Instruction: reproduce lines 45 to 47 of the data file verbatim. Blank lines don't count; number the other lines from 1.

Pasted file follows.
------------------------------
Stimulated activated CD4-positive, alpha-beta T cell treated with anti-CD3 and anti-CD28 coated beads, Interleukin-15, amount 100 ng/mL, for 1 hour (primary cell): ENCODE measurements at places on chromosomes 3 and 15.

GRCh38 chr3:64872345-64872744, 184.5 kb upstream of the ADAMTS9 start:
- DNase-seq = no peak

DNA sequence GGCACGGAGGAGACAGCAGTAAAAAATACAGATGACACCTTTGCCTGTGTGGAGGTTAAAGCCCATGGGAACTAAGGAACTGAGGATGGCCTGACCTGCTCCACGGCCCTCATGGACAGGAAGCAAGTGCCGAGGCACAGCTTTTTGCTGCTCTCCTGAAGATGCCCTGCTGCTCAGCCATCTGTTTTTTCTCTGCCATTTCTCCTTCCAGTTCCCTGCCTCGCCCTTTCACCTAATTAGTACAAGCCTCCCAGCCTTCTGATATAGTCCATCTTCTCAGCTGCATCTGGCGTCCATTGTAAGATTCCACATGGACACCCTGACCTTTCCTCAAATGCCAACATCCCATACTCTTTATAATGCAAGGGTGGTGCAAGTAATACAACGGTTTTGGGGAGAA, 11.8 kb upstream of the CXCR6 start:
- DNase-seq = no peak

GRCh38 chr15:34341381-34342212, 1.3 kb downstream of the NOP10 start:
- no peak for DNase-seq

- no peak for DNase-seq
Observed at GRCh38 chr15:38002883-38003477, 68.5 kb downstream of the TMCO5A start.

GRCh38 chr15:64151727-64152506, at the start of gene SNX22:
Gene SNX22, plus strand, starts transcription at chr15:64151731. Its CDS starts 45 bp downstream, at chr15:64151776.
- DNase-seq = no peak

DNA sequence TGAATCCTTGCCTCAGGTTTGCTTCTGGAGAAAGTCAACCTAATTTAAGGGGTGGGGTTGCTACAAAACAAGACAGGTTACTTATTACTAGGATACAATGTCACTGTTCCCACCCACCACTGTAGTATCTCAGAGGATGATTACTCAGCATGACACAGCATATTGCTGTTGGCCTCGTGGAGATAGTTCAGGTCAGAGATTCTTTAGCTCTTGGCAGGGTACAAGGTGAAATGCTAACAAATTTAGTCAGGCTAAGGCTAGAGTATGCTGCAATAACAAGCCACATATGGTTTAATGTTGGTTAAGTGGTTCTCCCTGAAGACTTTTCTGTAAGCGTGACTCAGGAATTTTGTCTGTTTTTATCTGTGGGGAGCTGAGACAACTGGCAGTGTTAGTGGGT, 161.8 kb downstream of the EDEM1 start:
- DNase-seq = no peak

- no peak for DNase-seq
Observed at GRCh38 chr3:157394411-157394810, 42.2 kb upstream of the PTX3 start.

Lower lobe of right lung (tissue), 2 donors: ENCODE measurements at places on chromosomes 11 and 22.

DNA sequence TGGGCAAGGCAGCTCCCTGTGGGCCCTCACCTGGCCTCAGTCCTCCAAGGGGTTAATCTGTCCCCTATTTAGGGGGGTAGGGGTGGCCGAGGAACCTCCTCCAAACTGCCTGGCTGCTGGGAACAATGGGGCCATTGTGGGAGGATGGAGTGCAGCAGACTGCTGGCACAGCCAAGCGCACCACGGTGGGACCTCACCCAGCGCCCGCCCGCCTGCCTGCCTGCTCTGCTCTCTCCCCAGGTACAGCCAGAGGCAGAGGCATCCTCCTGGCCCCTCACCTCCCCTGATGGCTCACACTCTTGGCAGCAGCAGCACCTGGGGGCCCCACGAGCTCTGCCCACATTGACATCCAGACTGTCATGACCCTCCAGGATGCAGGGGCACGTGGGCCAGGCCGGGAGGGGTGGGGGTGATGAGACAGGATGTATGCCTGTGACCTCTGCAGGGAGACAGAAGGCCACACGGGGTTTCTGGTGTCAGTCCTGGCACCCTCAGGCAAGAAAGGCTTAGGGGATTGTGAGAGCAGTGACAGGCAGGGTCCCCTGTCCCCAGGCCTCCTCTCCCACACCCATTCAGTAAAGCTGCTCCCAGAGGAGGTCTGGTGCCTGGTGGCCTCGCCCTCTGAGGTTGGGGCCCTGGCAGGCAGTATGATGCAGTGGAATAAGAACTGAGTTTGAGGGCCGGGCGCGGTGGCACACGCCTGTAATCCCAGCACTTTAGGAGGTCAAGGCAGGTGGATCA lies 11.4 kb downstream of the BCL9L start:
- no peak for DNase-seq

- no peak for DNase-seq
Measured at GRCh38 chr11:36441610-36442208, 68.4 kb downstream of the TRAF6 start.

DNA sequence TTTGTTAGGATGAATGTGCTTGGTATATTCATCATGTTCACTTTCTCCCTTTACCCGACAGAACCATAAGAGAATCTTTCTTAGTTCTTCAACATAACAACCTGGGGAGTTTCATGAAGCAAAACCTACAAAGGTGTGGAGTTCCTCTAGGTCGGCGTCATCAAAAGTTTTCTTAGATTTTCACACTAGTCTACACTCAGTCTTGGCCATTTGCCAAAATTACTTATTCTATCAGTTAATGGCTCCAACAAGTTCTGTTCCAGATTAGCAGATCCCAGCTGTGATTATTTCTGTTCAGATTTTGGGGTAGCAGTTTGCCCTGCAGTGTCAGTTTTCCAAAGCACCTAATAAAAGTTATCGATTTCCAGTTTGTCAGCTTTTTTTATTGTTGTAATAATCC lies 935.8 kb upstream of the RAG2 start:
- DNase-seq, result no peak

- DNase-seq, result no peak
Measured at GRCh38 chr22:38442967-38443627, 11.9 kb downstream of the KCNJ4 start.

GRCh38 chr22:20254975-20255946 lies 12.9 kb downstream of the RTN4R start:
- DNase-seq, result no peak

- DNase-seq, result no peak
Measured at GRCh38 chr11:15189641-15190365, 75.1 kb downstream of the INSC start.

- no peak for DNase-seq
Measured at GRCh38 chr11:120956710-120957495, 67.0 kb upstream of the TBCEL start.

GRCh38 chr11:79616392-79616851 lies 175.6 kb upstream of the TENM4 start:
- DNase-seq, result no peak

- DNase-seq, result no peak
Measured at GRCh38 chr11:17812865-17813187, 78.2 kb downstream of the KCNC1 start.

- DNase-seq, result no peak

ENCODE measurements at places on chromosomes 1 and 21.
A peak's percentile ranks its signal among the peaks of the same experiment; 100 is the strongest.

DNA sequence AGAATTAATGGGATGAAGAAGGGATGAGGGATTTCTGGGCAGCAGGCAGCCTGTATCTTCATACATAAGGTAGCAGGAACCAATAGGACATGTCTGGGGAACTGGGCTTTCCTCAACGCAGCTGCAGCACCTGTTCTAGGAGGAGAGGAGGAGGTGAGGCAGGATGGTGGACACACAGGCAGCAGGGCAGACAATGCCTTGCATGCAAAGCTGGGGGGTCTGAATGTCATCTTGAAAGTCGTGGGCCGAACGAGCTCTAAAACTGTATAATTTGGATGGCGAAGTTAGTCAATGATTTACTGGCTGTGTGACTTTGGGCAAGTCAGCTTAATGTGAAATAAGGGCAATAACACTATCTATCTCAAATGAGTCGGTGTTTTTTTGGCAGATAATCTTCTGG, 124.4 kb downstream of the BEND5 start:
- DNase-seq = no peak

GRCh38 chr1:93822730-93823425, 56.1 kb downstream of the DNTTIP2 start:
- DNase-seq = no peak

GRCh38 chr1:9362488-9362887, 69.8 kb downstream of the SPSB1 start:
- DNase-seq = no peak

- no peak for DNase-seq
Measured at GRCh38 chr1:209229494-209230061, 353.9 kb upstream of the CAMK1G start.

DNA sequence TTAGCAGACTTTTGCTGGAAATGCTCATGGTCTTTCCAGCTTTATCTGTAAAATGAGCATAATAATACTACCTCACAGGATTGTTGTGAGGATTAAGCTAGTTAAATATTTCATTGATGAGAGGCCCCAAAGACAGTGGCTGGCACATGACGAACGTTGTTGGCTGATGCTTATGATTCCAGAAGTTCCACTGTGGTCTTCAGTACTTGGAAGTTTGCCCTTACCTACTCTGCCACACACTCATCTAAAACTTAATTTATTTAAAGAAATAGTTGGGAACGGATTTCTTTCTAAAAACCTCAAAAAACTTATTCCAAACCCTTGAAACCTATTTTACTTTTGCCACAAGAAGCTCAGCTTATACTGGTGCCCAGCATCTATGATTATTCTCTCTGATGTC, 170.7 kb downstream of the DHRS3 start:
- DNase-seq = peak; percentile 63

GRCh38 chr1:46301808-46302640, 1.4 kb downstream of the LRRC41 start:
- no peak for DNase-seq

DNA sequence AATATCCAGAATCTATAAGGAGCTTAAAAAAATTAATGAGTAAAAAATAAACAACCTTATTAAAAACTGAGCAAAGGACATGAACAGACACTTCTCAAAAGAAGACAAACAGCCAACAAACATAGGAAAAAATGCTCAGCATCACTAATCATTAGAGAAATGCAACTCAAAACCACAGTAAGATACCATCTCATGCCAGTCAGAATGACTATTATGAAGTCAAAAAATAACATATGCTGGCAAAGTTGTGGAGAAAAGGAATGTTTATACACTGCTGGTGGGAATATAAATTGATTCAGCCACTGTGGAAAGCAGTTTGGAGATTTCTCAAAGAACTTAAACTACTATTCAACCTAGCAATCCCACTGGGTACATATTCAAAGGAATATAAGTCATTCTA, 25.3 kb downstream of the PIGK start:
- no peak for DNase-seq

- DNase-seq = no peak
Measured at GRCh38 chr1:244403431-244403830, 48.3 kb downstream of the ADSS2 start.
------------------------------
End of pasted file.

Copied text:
- no peak for DNase-seq
Measured at GRCh38 chr1:209229494-209230061, 353.9 kb upstream of the CAMK1G start.

DNA sequence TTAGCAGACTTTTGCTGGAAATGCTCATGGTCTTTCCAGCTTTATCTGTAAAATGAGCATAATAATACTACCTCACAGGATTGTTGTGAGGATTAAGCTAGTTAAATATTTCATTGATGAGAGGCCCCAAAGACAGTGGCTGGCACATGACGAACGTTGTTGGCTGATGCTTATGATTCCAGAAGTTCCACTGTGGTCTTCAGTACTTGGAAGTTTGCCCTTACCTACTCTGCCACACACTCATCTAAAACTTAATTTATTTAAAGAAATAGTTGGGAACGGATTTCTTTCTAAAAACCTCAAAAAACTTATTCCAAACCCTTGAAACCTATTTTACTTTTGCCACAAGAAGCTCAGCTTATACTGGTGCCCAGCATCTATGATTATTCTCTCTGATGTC, 170.7 kb downstream of the DHRS3 start: